And then, there’s an even bigger surprise. As both the light of his life and bane of his existence, newcomer Vicky Krieps perfectly forms the yin to DDL’s yang as his young lover Alma. It’s no mean feat for an unknown actress to share the screen with a legendary actor and match him compellingly. Though Lesley Manville earned the Supporting Actress nod (also deservingly, as Reynolds’ subservient sister), Krieps is the true powerhouse and driving force of a deliciously twisted romance for the ages. As DDL’s career ends, hers begins – it’s quite poetic.

If there’s one niggle it’s the somewhat impotent outcome to their magnetic relationship, though it’s a conclusion to be debated rather than scorned. And that’s how PTA, DDL and VK leave us; deep in thought and certain of only one thing – that this is a triumph for all involved.

Phantom Thread is available in Australian cinemas from February 1

Image (c) Universal Pictures 2018

Movie Review – Lady Bird

Greta Gerwig’s directorial debut is one of this generation’s richest coming-of-age tales.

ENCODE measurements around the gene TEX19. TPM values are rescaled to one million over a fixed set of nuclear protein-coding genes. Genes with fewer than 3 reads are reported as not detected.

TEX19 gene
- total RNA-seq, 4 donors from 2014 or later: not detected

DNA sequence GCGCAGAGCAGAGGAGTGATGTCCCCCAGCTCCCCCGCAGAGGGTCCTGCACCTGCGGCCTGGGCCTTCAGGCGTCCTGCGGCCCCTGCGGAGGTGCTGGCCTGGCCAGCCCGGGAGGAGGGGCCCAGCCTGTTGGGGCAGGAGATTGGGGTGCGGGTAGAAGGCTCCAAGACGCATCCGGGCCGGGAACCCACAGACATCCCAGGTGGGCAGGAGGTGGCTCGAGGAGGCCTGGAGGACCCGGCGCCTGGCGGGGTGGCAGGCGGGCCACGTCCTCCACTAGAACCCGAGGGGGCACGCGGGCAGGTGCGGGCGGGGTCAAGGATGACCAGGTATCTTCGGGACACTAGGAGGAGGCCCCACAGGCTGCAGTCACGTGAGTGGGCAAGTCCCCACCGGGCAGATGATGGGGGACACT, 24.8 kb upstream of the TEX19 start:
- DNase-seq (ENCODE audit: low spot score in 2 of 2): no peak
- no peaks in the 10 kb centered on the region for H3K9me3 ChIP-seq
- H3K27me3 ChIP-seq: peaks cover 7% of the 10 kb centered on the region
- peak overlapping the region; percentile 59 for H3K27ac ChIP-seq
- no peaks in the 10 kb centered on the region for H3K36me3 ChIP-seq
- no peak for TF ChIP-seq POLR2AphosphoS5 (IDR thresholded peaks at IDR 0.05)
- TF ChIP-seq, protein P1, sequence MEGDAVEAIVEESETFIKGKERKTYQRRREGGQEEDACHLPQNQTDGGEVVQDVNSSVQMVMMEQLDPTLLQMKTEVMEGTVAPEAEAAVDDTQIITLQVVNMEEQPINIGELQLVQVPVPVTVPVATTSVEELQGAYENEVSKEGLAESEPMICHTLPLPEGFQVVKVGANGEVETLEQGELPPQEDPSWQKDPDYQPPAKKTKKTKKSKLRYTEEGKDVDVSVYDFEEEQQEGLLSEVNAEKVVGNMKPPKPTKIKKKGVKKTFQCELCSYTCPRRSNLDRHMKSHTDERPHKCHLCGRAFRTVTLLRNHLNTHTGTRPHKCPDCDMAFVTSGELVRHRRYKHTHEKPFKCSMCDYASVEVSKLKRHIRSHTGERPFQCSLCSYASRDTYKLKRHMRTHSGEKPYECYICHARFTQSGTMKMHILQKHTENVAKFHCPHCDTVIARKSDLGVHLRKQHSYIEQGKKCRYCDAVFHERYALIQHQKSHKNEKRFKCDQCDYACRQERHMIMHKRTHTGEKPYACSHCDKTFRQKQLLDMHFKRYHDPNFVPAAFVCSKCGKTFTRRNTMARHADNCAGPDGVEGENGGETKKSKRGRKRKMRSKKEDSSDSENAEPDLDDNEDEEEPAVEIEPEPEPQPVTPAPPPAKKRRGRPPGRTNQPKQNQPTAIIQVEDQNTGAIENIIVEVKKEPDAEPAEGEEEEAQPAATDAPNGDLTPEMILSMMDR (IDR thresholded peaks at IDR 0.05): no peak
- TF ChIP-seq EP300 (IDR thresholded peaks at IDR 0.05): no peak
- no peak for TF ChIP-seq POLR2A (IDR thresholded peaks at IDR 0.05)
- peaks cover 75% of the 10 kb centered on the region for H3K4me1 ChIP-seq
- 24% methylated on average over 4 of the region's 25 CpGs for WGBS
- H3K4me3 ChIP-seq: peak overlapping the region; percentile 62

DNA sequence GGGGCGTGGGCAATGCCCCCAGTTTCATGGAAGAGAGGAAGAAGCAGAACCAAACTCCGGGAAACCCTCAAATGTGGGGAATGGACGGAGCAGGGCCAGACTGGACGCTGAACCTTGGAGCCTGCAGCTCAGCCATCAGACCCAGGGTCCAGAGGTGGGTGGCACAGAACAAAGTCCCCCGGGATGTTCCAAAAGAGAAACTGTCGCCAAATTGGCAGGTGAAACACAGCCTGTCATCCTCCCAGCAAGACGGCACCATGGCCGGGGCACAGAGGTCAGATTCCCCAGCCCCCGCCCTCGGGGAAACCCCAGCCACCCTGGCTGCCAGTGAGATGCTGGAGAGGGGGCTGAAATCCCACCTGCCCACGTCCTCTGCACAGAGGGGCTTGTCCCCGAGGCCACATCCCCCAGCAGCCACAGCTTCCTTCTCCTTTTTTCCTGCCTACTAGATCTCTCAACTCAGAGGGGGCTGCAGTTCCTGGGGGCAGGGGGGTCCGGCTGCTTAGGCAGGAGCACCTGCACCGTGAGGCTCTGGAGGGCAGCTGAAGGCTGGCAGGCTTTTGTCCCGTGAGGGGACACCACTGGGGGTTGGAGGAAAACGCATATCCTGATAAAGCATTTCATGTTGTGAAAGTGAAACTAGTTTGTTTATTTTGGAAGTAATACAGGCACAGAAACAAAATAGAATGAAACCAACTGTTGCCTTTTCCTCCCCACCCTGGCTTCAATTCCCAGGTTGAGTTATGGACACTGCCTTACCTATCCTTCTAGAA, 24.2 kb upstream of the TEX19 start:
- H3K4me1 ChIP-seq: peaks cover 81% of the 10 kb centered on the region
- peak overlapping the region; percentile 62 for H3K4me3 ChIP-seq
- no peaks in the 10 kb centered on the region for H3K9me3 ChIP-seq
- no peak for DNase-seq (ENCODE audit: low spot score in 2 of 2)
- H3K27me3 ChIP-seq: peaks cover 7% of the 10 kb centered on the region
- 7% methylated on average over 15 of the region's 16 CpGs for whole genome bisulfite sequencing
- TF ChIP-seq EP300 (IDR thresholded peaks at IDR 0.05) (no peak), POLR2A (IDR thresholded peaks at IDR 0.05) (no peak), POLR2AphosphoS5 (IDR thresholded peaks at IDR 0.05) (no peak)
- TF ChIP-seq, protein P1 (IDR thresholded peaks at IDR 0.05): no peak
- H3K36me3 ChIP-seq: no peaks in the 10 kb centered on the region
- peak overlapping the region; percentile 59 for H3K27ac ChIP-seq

⭐ ⭐ ⭐ ⭐ ½
Michael Philp

“Some people aren’t built happy”. Spoken by Marion McPherson (Laurie Metcalf), mother to Christine ‘Lady Bird’ McPherson (Saoirse Ronan), those 5 words encapsulate one of Lady Bird’s main concerns: the pervasiveness of depression. The message hits hard coming from Marion – a woman who has struggled her entire life. Appropriately, she spends most of the movie struggling to impart her wisdom to her belligerent teenage daughter, mostly via ill-conceived tough love. In response, Lady Bird spends most of the movie being passive-aggressive and rebellious.